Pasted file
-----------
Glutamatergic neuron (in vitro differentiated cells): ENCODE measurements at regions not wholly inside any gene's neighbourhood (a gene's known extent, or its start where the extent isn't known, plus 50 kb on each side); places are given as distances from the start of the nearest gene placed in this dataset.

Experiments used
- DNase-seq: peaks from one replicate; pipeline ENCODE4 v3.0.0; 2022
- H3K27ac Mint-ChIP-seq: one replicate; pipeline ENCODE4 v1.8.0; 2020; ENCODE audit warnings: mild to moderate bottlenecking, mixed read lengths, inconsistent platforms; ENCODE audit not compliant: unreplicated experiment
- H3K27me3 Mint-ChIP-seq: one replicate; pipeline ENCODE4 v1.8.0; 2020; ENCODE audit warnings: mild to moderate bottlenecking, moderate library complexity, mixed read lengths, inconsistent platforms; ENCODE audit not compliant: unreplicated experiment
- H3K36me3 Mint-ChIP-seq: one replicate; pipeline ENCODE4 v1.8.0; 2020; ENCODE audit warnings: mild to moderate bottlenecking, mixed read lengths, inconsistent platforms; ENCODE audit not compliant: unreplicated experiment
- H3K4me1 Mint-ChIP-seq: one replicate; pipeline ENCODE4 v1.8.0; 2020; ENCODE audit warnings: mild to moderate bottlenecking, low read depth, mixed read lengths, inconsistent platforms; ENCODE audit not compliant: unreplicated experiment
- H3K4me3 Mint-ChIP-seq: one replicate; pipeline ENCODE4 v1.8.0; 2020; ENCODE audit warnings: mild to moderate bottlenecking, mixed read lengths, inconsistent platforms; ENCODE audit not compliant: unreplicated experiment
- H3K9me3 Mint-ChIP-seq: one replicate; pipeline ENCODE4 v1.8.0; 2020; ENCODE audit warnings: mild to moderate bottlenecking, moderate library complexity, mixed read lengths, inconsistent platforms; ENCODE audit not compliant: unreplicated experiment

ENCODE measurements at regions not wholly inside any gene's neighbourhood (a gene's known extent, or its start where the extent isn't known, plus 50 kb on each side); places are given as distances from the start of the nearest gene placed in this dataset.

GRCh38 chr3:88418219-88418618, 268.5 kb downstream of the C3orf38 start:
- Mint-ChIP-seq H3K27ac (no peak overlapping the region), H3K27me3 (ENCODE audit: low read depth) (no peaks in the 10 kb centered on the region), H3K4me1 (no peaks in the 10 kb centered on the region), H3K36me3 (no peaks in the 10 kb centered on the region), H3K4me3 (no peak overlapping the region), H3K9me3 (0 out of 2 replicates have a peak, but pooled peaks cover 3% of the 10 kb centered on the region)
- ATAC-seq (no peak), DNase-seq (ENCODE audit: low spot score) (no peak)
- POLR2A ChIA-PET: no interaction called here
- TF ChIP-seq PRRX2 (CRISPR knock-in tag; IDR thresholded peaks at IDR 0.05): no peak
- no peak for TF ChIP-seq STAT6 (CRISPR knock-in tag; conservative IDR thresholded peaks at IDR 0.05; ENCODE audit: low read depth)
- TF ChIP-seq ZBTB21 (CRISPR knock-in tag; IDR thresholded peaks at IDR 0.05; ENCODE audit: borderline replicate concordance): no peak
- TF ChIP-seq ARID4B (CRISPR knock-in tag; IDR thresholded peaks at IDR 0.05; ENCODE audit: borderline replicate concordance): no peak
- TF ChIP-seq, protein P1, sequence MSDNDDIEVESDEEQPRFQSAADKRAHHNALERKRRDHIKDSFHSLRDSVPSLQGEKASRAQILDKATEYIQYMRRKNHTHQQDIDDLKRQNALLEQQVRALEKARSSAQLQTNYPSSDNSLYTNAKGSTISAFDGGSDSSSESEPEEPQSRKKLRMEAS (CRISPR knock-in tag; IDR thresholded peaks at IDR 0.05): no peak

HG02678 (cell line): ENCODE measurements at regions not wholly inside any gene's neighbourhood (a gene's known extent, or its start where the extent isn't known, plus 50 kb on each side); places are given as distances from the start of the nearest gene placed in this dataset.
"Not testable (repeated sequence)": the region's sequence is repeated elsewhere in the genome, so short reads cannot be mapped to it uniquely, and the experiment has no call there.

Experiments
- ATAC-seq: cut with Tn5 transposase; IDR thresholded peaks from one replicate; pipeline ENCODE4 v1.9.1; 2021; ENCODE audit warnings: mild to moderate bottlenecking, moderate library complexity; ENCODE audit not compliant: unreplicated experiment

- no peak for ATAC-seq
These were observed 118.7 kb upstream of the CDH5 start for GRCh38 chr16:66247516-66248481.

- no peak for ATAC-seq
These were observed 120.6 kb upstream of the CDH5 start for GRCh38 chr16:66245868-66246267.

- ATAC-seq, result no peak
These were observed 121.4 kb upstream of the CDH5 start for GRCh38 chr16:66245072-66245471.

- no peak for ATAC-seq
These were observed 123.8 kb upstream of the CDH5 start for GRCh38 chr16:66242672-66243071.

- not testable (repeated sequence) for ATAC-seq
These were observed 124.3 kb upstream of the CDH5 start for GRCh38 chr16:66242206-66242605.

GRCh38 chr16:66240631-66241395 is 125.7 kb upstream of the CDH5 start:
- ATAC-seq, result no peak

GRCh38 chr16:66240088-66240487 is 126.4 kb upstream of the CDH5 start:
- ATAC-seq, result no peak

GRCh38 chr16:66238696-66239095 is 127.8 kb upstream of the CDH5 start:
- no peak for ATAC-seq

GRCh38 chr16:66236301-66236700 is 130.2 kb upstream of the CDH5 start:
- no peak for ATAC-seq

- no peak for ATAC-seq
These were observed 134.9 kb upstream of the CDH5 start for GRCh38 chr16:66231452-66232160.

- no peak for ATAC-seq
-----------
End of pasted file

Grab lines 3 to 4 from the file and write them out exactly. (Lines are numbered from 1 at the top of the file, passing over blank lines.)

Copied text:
- DNase-seq: peaks from one replicate; pipeline ENCODE4 v3.0.0; 2022
- H3K27ac Mint-ChIP-seq: one replicate; pipeline ENCODE4 v1.8.0; 2020; ENCODE audit warnings: mild to moderate bottlenecking, mixed read lengths, inconsistent platforms; ENCODE audit not compliant: unreplicated experiment